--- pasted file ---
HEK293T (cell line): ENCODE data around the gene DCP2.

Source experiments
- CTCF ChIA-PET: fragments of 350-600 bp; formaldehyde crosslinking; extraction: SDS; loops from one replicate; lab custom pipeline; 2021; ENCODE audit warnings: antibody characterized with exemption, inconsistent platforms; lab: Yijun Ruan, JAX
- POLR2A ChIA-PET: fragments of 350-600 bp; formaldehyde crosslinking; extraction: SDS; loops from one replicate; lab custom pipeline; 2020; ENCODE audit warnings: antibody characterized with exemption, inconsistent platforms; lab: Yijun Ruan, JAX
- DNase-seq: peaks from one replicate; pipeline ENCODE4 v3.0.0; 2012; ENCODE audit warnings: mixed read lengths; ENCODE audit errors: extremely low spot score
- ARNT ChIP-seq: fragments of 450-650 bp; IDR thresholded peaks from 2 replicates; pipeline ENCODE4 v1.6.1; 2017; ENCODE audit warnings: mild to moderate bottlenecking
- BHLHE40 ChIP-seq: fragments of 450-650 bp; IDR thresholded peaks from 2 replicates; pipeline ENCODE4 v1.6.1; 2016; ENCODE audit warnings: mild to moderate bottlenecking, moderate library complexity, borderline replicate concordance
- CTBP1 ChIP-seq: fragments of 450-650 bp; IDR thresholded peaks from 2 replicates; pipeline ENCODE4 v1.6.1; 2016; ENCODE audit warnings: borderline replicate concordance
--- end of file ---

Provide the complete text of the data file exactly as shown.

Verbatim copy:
HEK293T (cell line): ENCODE data around the gene DCP2.

Source experiments
- CTCF ChIA-PET: fragments of 350-600 bp; formaldehyde crosslinking; extraction: SDS; loops from one replicate; lab custom pipeline; 2021; ENCODE audit warnings: antibody characterized with exemption, inconsistent platforms; lab: Yijun Ruan, JAX
- POLR2A ChIA-PET: fragments of 350-600 bp; formaldehyde crosslinking; extraction: SDS; loops from one replicate; lab custom pipeline; 2020; ENCODE audit warnings: antibody characterized with exemption, inconsistent platforms; lab: Yijun Ruan, JAX
- DNase-seq: peaks from one replicate; pipeline ENCODE4 v3.0.0; 2012; ENCODE audit warnings: mixed read lengths; ENCODE audit errors: extremely low spot score
- ARNT ChIP-seq: fragments of 450-650 bp; IDR thresholded peaks from 2 replicates; pipeline ENCODE4 v1.6.1; 2017; ENCODE audit warnings: mild to moderate bottlenecking
- BHLHE40 ChIP-seq: fragments of 450-650 bp; IDR thresholded peaks from 2 replicates; pipeline ENCODE4 v1.6.1; 2016; ENCODE audit warnings: mild to moderate bottlenecking, moderate library complexity, borderline replicate concordance
- CTBP1 ChIP-seq: fragments of 450-650 bp; IDR thresholded peaks from 2 replicates; pipeline ENCODE4 v1.6.1; 2016; ENCODE audit warnings: borderline replicate concordance